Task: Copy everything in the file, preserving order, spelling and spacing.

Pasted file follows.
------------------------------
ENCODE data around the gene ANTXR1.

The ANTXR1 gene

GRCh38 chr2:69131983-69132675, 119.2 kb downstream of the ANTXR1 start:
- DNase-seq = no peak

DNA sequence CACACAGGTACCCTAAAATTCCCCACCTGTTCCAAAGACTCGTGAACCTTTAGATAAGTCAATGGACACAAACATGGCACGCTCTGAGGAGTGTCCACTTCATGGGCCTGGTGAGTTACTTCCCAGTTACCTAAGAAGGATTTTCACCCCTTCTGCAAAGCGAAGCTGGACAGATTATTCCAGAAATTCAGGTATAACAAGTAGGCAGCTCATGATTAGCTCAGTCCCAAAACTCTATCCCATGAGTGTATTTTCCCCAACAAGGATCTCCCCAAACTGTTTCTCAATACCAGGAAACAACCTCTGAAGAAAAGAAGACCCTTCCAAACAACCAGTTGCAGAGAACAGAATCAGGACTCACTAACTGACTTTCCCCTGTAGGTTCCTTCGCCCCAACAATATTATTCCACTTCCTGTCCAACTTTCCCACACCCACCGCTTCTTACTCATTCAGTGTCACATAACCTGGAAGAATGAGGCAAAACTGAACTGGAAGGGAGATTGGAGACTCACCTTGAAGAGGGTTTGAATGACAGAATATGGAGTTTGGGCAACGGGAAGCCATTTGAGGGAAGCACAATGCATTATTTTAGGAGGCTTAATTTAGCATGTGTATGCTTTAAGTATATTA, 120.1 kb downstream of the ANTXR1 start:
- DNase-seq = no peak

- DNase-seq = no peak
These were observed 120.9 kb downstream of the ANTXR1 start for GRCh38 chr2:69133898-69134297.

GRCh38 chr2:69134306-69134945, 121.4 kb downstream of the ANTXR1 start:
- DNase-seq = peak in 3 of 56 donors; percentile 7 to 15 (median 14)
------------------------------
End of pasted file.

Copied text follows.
ENCODE data around the gene ANTXR1.

The ANTXR1 gene

GRCh38 chr2:69131983-69132675, 119.2 kb downstream of the ANTXR1 start:
- DNase-seq = no peak

DNA sequence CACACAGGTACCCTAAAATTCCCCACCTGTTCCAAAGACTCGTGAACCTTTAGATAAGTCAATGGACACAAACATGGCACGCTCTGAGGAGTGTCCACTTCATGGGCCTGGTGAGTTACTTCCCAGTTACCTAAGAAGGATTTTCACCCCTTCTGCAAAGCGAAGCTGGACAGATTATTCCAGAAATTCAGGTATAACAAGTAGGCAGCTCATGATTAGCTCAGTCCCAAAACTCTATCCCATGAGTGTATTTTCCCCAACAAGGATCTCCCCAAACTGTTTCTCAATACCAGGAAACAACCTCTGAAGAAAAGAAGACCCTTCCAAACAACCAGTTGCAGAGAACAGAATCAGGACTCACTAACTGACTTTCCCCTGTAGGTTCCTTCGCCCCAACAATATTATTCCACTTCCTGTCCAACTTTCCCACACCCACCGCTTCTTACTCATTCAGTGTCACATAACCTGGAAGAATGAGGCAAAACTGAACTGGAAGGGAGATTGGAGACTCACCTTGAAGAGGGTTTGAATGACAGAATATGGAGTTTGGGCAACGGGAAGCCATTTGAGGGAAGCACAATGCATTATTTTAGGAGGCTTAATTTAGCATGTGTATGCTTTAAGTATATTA, 120.1 kb downstream of the ANTXR1 start:
- DNase-seq = no peak

- DNase-seq = no peak
These were observed 120.9 kb downstream of the ANTXR1 start for GRCh38 chr2:69133898-69134297.

GRCh38 chr2:69134306-69134945, 121.4 kb downstream of the ANTXR1 start:
- DNase-seq = peak in 3 of 56 donors; percentile 7 to 15 (median 14)